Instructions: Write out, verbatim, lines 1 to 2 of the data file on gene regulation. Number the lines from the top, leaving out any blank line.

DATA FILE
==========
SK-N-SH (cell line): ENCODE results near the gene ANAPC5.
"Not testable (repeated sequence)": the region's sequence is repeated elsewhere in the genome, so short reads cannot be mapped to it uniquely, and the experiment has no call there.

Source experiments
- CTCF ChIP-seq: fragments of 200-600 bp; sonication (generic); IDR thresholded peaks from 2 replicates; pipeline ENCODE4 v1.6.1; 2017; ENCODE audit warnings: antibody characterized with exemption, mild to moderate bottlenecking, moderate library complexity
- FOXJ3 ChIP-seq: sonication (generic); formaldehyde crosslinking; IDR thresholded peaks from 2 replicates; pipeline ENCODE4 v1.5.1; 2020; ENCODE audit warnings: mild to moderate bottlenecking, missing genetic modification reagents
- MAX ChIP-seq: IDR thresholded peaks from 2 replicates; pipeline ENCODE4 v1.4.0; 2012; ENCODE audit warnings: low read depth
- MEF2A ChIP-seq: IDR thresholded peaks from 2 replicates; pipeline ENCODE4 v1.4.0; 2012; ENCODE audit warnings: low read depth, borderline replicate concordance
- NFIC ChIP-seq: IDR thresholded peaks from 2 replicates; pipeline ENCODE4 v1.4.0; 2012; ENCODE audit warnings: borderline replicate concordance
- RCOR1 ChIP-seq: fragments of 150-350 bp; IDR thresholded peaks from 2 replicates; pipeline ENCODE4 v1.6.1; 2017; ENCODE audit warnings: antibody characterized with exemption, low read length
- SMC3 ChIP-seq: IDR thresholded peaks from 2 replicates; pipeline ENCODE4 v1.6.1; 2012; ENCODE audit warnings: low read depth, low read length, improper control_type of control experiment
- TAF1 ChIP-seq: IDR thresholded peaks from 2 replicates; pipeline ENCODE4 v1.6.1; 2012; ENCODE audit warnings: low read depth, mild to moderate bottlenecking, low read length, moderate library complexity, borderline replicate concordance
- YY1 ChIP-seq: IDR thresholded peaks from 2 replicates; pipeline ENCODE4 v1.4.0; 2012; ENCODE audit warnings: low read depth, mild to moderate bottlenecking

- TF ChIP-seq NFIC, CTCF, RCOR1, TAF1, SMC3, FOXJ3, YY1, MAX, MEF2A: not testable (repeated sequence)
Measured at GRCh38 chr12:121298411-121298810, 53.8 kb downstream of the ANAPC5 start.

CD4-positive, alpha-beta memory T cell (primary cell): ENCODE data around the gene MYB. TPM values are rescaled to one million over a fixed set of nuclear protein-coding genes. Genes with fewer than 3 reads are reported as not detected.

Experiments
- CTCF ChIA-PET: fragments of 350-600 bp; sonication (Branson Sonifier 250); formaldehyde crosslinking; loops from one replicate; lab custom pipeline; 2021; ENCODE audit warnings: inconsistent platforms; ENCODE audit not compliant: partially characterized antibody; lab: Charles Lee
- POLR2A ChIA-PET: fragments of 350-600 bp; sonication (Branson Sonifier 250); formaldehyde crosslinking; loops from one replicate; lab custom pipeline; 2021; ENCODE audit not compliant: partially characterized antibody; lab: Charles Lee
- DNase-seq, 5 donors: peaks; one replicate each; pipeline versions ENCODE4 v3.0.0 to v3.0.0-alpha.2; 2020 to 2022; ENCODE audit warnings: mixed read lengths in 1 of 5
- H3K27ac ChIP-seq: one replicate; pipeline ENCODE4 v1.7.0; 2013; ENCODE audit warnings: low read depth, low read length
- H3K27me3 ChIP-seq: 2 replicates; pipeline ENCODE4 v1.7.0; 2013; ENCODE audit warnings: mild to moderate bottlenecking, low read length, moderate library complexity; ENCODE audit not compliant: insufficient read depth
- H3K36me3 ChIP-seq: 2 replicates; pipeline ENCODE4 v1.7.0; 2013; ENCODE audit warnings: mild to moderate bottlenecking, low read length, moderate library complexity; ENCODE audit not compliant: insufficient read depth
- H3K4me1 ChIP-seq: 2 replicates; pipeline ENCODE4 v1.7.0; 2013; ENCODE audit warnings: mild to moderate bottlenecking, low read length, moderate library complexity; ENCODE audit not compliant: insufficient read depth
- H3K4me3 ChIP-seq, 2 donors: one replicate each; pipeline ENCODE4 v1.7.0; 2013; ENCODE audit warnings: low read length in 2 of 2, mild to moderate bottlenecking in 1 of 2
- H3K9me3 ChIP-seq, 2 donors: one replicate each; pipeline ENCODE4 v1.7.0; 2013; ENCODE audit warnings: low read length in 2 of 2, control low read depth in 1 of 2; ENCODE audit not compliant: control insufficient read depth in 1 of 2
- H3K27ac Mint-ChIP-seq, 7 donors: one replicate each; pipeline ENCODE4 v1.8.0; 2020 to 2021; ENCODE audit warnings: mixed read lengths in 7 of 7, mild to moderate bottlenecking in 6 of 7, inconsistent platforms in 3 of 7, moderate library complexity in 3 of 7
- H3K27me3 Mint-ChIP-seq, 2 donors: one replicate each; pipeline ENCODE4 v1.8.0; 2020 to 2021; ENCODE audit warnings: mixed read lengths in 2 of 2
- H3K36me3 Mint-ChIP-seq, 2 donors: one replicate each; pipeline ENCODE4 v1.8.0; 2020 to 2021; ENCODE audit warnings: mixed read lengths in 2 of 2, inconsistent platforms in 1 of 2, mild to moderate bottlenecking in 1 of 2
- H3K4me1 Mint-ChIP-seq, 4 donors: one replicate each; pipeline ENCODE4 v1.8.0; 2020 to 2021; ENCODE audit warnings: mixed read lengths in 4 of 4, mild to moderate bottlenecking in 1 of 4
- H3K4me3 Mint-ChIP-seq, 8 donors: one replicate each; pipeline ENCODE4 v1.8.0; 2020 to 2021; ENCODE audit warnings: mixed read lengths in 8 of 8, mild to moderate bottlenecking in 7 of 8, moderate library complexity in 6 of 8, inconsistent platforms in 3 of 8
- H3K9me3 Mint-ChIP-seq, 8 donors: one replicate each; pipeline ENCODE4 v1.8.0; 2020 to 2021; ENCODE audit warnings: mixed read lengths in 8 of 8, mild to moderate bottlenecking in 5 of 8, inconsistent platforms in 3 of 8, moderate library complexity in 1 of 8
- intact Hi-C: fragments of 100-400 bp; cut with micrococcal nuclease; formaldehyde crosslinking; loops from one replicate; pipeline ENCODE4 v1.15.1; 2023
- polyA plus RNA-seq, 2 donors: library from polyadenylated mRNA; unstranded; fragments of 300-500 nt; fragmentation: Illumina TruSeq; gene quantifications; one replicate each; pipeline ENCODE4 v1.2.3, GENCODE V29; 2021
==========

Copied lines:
SK-N-SH (cell line): ENCODE results near the gene ANAPC5.
"Not testable (repeated sequence)": the region's sequence is repeated elsewhere in the genome, so short reads cannot be mapped to it uniquely, and the experiment has no call there.